Sorry, Trump supporter, I can’t be your friend anymore.

bobandsally

Cartoon Credit: Unknown.

 

A few days ago, I unfriended an old Facebook friend because I couldn’t handle her constant pro-Trump memes and posts anymore.  Later, she asked me why I unfriended her.  I decided to be honest.  She replied that she thought I was being silly for unfriending people over something as shallow as politics.

But she missed the point.   I didn’t unfriend her because I didn’t agree with her politics.  Because it’s not about mere politics.  It’s not about Democrat vs. Republican.   It’s not about liberal vs. conservative.   It’s not about right vs. left.

It’s about good vs. evil.

It’s about whether you’re on the side of the bullies and sociopaths and applaud their scorched earth terrorist tactics vs.  being a decent fucking human being.  It’s about whether you’re on the side of a wealthy group of selfish criminals vs.  the average Joes and Janes just trying to get by.

So, if you still support the dictator sitting in the White House, you are supporting evil, and I can no longer be your friend.

I can handle mere differences of ideology, and in normal times, I have.   I used to have friends who were George W. Bush or Reagan supporters, though I never voted for either of them.  I could respect your differing opinion and agree to disagree with you, without it affecting our friendship, because I still knew that you were a good and decent person.

But if you still support Trump,  I’m not at all sure you’re a good and decent person, and you’re certainly not anyone I’d call a friend.

A friend of mine doesn’t support a man who separates children from their parents, many of whose parents were applying for asylum legally.

A friend of mine doesn’t support a man who puts young children in cages.

A friend of mine doesn’t support a man who wants to take away my healthcare.

A friend of mine doesn’t support a man who threatens to steal away the social security I’ve been paying into since 1976, leaving me penniless in my final years.

A friend of mine doesn’t support a man who threatens to steal away the Medicare I’ve been paying into since 1976, leaving me without healthcare in my final years, possibly to die penniless and in great pain.

A friend of mine doesn’t support a man who’s packing the courts with patriarchal  hardline conservatives who are waging war on women’s reproductive rights, not only threatening to overturn Roe v. Wade, but also outlawing certain forms of birth control. Their decisions will affect my daughter, who has medical issues that would make pregnancy very high risk and possibly dangerous for her.

A friend of mine doesn’t support a man who wants to bring back pre-existing conditions, making it impossible for my daughter, who has several medical conditions, to access healthcare — or for me to access healthcare, for that matter.

A friend of mine doesn’t support a man who is appointing hard-right judges who want to outlaw gay marriage and make gay people undergo conversion therapy or return to the closet.   That affects my son, who will no longer be free to live in a way that makes him happy or love the person he chooses.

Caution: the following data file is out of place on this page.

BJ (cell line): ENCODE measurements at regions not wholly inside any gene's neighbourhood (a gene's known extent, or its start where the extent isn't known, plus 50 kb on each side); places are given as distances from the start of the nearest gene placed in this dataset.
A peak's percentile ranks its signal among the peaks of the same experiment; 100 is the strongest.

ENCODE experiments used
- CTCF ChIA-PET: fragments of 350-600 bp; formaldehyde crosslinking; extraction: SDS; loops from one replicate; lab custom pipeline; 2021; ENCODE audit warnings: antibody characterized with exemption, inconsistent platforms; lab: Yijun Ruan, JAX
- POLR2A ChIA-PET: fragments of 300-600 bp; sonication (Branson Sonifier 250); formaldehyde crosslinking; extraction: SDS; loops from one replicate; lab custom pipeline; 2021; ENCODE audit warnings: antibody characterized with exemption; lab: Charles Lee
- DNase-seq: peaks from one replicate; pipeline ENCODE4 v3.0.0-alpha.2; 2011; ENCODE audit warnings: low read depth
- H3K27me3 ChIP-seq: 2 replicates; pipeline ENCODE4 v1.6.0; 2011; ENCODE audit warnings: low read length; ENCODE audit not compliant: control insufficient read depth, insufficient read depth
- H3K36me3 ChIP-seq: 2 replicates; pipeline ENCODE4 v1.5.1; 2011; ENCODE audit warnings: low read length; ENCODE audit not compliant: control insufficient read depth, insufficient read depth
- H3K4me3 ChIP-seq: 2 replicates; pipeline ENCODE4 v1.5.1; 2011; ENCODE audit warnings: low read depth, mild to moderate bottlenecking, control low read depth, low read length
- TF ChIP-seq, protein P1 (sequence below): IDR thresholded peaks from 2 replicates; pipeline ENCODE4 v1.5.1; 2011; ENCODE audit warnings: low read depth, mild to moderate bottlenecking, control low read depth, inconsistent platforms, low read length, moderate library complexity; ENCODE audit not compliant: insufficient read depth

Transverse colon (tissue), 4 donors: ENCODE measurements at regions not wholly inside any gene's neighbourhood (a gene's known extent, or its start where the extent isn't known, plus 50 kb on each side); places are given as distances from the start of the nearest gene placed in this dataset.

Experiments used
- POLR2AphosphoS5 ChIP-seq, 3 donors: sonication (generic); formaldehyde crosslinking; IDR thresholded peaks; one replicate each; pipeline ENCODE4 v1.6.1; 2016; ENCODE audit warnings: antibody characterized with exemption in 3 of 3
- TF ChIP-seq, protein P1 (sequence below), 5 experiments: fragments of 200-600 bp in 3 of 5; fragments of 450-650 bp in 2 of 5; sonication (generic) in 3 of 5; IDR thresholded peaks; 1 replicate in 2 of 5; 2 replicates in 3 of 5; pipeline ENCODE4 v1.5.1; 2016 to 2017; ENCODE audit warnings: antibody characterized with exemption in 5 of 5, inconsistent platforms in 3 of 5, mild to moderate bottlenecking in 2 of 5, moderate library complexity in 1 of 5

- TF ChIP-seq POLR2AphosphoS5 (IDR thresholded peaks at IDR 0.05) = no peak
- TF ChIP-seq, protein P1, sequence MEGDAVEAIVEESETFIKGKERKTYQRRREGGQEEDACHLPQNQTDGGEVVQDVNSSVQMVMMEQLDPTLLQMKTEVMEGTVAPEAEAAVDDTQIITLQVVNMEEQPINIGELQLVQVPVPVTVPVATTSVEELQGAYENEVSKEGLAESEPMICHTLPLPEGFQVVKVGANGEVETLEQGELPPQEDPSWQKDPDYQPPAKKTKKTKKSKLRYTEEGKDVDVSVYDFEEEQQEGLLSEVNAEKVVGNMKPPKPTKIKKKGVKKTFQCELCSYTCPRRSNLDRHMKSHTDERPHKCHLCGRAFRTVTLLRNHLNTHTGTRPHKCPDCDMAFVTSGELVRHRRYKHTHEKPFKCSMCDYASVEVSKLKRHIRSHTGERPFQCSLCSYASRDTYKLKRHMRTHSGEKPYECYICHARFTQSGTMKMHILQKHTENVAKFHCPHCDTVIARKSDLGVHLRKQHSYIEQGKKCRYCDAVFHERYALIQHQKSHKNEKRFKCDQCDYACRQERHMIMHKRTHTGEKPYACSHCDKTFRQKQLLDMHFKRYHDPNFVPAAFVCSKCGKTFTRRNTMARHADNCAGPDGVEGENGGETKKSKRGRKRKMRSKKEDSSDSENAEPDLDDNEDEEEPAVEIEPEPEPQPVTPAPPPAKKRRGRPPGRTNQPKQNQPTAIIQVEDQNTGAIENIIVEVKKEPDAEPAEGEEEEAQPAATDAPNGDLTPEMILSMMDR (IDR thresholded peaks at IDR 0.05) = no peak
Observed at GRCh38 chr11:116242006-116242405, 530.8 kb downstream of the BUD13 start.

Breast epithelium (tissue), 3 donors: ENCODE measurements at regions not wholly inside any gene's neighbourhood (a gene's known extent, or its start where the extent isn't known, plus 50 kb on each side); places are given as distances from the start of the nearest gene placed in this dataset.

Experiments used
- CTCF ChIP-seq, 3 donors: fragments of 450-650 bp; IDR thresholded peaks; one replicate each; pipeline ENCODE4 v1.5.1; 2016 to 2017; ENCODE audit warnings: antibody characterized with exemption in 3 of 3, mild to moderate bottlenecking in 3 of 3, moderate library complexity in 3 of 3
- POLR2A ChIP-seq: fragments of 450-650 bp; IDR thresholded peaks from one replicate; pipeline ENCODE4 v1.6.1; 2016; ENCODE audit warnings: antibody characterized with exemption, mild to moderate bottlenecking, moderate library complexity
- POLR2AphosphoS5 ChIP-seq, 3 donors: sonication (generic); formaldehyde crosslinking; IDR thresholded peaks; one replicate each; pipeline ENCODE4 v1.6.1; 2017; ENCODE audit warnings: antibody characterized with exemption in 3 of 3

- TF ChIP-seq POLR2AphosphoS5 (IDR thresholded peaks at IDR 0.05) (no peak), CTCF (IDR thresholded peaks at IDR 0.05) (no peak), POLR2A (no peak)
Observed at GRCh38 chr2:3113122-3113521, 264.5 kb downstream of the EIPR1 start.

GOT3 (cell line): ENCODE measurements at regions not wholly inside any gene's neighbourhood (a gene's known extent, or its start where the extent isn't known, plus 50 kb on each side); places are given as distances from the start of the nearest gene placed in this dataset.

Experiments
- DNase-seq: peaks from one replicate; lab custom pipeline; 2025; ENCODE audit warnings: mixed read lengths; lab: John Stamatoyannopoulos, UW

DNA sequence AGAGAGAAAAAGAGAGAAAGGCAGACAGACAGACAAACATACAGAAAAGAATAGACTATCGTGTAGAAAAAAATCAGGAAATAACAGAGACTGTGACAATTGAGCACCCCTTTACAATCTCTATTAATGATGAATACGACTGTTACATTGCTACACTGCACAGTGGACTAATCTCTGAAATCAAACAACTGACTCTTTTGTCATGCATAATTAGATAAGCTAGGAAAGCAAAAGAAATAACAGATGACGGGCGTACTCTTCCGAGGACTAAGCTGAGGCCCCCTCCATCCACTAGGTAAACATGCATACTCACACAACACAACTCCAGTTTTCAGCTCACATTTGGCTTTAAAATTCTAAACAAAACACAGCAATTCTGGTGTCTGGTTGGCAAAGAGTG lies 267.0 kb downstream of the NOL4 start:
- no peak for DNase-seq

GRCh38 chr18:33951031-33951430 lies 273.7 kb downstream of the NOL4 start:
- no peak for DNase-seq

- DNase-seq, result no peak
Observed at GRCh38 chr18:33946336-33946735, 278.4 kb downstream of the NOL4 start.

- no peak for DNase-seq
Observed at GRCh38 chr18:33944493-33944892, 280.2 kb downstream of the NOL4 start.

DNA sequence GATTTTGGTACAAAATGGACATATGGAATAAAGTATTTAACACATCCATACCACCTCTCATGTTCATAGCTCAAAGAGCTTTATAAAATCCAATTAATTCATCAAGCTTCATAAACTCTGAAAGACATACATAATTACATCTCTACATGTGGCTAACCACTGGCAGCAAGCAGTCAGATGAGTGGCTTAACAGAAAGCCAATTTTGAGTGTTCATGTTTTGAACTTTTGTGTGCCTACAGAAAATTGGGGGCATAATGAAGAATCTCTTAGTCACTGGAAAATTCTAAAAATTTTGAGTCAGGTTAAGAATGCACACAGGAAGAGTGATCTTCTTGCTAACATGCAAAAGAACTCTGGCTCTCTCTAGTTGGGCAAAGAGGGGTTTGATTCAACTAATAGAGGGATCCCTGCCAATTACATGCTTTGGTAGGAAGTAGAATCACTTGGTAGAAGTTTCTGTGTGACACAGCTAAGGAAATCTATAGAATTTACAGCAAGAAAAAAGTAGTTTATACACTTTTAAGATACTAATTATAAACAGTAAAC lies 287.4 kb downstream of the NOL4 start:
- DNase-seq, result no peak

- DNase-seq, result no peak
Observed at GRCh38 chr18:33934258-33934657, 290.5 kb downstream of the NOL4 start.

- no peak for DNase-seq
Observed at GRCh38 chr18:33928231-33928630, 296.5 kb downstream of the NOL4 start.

A friend of mine doesn’t support a man who bullies the disabled.

A friend of mine doesn’t support a man who calls people who disagree with him unflattering names.

A friend of mine doesn’t support a man who has shown zero respect for women or POC.

A friend of mine doesn’t support a man who constantly gaslights his own people.

A friend of mine doesn’t support a man who thumbs his nose at the rule of law every single day.

A friend of mine doesn’t support a pathological liar.

A friend of mine doesn’t support a malignant narcissist who only cares about his own image and his own wealth — at the expense of the American people.

A friend of mine doesn’t support a man who admires the most brutal and inhumane despots and dictators of our time and aspires to be just like them.

A friend of mine doesn’t support a man who emboldens bullying  (by riling up his base at his rallies and inciting violence toward groups of people he dislikes)

A friend of mine doesn’t support a fascist who is destroying democracy and systematically shredding our 242 year old Constitution and Bill of Rights into so much hamster bedding.

A friend of mine doesn’t support a man who causes my PTSD to be triggered every freaking day.

A friend of mine doesn’t aid and abet evil, and that’s what you’re doing when you support Trump.

So, Trump supporter, those are just some of the reasons why we can’t be friends.

Sorry but that’s just how it has to be.

I’ll end this rant with the same words you like to spit at us “libtards” and “snowflakes” —

Get over it.

Advertisements

Getting unfollowed by a friend.

did-i-do-something-wrong

Someone I’ve been blogging buddies with for 3 – 4 years just unfollowed me (on Twitter — I don’t know about here on WordPress yet because I can’t keep track of who is following me and who is not so for now, that will remain a mystery).

I’m more hurt than I expected to be, since my friend and I hadn’t spoken in some time.   There was never a falling-out or disagreement or parting of the ways (that I know of), but we just sort of lost contact.  I noticed some time ago that she stopped commenting and even Liking my posts.   I did know she was very busy with her family, and writing a book too.   At the same time, I started getting politically involved and the focus of my blog changed along with that.   Maybe that’s what the problem is.   It’s not that my friend disagrees with my feelings because I don’t think she does, but I think politics is just an area she doesn’t like to focus on (and I can’t say I blame her for that, if that’s what it is).   But, I’m not sure that’s what it is.  It could be anything really.